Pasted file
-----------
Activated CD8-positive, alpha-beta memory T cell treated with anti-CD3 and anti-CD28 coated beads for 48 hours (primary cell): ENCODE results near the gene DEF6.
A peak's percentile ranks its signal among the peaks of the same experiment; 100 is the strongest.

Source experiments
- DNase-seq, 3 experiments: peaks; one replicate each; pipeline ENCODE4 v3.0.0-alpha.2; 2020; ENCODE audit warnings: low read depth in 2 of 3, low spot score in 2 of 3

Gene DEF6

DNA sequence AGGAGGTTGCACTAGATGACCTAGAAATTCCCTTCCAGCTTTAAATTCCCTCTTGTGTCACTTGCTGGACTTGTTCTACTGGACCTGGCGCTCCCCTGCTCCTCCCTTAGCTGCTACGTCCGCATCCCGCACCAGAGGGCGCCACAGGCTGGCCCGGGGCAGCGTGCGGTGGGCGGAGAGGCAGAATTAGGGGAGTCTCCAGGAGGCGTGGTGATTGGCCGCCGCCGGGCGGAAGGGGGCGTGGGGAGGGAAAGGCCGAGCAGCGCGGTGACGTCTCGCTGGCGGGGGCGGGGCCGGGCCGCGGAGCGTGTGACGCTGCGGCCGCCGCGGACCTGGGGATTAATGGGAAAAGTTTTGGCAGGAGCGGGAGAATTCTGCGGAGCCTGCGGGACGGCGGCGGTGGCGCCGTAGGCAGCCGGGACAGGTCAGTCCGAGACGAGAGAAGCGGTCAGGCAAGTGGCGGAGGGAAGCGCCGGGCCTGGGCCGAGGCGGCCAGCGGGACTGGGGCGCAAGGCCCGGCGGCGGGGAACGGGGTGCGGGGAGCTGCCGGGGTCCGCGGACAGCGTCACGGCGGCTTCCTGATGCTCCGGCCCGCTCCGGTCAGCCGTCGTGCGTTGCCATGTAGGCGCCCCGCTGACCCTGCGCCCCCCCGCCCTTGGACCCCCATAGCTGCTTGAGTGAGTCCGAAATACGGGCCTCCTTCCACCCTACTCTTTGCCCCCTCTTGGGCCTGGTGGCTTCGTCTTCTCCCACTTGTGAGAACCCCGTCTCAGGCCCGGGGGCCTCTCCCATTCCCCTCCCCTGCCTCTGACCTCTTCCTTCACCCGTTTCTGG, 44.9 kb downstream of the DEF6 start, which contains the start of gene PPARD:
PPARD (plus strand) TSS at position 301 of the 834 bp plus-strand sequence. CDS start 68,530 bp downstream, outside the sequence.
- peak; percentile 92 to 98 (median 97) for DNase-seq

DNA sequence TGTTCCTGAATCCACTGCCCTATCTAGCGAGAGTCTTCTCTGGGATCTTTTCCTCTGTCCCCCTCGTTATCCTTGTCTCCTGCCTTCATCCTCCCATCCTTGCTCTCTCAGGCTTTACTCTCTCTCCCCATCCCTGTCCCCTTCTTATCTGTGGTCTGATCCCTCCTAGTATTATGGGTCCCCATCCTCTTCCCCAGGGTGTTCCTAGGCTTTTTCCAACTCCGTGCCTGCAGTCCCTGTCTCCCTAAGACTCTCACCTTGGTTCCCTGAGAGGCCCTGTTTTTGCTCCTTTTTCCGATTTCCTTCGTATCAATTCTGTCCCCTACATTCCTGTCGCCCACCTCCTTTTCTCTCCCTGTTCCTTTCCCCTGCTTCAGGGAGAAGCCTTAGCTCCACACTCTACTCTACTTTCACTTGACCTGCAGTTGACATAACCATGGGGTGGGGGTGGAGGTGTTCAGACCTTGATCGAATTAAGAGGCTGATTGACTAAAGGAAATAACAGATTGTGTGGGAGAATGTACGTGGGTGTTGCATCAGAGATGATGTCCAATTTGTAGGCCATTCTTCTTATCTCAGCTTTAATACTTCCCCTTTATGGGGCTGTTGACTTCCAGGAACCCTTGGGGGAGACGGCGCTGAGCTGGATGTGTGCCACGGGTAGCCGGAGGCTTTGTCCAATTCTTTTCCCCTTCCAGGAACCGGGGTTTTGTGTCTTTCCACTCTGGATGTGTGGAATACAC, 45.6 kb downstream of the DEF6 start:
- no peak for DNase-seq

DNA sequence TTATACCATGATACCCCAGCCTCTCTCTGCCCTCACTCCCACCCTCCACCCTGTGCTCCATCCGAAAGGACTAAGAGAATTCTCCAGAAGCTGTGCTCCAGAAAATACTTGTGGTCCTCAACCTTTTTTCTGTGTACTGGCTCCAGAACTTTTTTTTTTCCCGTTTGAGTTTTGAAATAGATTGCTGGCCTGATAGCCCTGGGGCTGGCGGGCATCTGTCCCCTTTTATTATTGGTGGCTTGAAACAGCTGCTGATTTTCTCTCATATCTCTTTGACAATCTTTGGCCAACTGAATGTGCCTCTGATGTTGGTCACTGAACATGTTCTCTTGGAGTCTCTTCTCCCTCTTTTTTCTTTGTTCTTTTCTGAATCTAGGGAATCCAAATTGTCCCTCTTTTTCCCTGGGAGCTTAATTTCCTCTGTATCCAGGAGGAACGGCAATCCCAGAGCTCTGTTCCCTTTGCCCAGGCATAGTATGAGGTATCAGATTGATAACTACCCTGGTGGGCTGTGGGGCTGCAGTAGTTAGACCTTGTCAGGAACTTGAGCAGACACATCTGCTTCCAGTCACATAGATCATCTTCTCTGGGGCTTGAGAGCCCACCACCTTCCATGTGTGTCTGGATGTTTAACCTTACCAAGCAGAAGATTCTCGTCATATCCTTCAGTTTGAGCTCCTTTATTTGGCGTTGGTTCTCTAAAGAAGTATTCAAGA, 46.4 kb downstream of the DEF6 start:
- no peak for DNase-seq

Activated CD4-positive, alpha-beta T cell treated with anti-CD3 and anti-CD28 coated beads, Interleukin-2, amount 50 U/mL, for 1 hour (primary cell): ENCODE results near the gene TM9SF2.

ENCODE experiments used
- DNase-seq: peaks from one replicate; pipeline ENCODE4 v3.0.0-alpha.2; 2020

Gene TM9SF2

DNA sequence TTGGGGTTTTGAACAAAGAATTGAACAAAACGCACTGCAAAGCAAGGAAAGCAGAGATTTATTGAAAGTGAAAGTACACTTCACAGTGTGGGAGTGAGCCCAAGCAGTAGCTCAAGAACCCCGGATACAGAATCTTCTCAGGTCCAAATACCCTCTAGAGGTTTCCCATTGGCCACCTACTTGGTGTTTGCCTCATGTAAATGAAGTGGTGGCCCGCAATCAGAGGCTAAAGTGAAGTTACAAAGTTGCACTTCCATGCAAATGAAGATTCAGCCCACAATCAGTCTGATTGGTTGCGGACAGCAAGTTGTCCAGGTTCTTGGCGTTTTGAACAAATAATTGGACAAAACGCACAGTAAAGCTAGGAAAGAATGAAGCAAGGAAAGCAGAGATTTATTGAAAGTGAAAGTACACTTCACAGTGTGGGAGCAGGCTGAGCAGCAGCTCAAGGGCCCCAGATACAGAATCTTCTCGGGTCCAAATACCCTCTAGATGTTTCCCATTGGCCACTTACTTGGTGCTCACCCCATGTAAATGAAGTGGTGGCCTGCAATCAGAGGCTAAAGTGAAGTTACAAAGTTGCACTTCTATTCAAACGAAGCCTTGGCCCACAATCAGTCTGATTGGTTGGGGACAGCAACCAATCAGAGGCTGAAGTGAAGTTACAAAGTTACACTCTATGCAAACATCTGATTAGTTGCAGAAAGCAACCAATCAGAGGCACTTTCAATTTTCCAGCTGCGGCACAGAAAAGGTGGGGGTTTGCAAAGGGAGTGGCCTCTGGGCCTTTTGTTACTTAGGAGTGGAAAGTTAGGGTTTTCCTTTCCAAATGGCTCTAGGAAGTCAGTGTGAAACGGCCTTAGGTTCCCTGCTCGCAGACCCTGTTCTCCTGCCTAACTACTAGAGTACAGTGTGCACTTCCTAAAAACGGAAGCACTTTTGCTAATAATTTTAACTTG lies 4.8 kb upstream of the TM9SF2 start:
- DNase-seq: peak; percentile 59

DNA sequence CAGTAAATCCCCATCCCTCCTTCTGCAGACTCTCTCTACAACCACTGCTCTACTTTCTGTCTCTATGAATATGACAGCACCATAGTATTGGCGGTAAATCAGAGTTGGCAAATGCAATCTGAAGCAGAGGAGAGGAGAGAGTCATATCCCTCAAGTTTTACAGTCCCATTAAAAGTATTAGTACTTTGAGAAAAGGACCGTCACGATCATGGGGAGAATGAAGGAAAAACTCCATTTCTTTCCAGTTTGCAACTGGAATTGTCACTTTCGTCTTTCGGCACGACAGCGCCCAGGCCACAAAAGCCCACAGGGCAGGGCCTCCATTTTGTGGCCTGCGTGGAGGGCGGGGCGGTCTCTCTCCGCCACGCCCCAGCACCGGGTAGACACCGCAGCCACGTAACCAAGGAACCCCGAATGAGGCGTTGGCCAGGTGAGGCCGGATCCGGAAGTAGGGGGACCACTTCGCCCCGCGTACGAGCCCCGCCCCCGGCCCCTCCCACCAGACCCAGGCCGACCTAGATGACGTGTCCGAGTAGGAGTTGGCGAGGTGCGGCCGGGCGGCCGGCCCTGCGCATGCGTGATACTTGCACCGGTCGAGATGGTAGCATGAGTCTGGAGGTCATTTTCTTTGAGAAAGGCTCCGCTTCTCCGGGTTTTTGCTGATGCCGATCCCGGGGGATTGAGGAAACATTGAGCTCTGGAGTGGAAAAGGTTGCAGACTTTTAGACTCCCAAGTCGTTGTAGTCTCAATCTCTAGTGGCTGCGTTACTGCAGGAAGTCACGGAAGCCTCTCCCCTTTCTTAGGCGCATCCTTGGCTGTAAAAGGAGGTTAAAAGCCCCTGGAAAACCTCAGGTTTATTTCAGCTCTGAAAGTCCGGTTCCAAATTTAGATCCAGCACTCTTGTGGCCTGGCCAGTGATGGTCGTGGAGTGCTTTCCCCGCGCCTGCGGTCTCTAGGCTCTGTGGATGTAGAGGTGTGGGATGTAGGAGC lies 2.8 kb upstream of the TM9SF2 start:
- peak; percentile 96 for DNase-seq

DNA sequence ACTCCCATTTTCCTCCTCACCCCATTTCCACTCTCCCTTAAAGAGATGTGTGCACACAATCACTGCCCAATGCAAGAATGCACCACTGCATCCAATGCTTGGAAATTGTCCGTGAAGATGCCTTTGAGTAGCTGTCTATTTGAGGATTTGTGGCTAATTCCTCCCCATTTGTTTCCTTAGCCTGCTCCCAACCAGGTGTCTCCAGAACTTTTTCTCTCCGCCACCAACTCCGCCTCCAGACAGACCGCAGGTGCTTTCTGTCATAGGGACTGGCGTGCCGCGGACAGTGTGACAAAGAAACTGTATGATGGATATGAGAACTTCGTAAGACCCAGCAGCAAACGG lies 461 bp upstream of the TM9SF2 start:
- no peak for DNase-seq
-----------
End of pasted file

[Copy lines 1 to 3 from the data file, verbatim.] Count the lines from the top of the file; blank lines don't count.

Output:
Activated CD8-positive, alpha-beta memory T cell treated with anti-CD3 and anti-CD28 coated beads for 48 hours (primary cell): ENCODE results near the gene DEF6.
A peak's percentile ranks its signal among the peaks of the same experiment; 100 is the strongest.

Source experiments